• back in Ella's place, she and Averill spoke about her "inconvenient" love for two men; Averill became upset when Ella wouldn't heed his warnings to leave town, rationalizing that she would have to give up everything: ("Everything I have in the world is here. I can't just walk out and leave it"); he wished she would save herself and not worry about her things; he called her a "dumb whore"; to assure him of her love, Ella implied that she was Averill's girlfriend and told him: "I never cheated on you. I always made Nate pay," but he remained upset with her for not following his advice to leave, for 'playing' both of them, and for capitulating to Nate's proposal of a respectable marriage: "Well, you take it all. Both of you. It's more your country than mine anyway. Goodbye, Ella"; he returned to his room in town and got drunk
  • in his room, when the drunken Averill refused to be pressured by a group of merchants and storekeepers led by Mayor Lezak (Paul Koslo) to assist the Association in rounding up the migrants legally ("to offer to help turn in the people on the list"), Averill was fired as Sheriff; he refused to be fired, but then quit voluntarily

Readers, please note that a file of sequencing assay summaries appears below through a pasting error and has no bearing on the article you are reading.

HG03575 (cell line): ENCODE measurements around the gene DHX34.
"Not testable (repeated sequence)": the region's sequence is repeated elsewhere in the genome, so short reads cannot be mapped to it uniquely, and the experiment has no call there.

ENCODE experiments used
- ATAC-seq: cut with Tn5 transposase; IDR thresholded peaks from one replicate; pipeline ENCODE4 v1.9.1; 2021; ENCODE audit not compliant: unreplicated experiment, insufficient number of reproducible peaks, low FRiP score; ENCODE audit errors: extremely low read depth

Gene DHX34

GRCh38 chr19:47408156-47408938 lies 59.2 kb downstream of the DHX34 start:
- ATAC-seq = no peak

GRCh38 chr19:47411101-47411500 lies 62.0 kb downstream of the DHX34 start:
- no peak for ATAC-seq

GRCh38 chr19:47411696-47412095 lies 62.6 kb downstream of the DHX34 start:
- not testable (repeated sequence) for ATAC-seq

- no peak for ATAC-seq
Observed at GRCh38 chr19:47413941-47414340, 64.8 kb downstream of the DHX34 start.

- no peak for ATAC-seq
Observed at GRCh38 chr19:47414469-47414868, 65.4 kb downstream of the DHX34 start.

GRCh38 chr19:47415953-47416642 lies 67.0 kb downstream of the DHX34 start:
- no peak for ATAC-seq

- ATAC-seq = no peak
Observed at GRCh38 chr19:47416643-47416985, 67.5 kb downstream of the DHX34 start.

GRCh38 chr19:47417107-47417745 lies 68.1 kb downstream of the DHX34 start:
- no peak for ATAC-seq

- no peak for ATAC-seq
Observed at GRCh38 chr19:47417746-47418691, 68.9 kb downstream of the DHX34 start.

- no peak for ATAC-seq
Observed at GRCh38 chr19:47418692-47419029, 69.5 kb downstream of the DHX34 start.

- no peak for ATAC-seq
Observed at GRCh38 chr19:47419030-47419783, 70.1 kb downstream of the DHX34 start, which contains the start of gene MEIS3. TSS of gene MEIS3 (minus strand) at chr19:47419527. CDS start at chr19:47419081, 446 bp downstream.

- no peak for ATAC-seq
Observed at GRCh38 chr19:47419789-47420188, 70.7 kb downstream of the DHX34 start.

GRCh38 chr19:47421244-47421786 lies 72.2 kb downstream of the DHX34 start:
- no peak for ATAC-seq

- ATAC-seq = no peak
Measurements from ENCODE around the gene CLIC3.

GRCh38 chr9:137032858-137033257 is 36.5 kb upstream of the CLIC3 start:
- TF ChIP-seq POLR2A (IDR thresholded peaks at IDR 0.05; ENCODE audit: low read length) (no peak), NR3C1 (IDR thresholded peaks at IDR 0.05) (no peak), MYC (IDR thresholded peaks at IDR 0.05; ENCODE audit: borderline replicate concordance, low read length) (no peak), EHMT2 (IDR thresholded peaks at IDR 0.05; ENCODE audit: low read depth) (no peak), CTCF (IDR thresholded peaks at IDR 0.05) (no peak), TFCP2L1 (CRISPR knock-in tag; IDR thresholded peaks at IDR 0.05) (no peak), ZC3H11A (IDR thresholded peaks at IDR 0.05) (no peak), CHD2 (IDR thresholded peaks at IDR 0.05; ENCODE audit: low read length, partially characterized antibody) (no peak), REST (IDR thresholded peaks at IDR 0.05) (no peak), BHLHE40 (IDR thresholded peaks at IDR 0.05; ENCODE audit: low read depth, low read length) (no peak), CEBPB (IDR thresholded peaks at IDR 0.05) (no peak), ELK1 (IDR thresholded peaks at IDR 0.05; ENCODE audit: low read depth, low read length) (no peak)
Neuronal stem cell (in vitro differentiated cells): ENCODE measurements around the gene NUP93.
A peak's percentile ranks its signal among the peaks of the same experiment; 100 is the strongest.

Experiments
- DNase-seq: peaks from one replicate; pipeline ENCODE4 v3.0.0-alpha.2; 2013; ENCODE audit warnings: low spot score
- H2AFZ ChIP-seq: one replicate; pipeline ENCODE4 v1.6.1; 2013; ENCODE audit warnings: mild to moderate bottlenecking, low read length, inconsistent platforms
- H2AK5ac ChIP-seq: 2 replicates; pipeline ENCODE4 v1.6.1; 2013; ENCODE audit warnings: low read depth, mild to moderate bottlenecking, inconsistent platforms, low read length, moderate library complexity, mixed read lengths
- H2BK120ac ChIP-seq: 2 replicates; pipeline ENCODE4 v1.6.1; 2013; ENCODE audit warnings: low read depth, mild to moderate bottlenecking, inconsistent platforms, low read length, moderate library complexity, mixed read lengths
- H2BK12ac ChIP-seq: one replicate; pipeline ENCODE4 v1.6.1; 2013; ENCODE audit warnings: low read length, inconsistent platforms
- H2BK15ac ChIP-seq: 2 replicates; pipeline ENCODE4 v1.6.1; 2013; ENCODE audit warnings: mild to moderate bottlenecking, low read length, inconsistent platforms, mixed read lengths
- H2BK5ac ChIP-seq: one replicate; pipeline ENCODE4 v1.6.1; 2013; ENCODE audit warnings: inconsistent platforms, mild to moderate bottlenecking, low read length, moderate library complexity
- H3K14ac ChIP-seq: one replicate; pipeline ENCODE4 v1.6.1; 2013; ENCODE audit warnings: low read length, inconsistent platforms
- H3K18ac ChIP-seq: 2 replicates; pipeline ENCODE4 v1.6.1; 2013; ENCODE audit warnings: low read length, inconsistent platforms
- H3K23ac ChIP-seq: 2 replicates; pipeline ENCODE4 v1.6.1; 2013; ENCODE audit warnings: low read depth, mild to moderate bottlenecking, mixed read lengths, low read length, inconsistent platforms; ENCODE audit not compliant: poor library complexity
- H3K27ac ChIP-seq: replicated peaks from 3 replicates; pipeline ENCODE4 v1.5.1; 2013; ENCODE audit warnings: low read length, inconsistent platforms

• meanwhile in a fiery death scene, Champion (who had been singled out by the Association) was killed in a barrage of gunfire by evil leader Canton's hired guns, and suffered a 'last-stand' death outside his interior wall-papered frontier cabin (set on fire) as he emerged with guns blazing from the cabin; Champion had hastily hand-written a farewell note to Ella - knowing that he would die

Mr. Eggleston (Brad Dourif)
Migrants Assembled With Arms to Fight Back
  • at another community meeting of migrants in the roller rink, pharmacist Mr. Eggleston (Brad Dourif), the head of the Chamber of Commerce, inspired and urged the people to fight back as a militia; Ella arrived and also warned of Canton's impending plan of slaughter ("They're already here!"); the settlers gathered together to arm themselves with shotguns and pitchforks and ride off to confront the Association directly
  • Ella raced over to Averill's upstairs accommodations and told him of Champion's death; he reacted with indifference: ("I'm not responsible. He knew what was comin' and he made his own decision. And so did you"), and he remained in town, while Ella went to ride with the migrants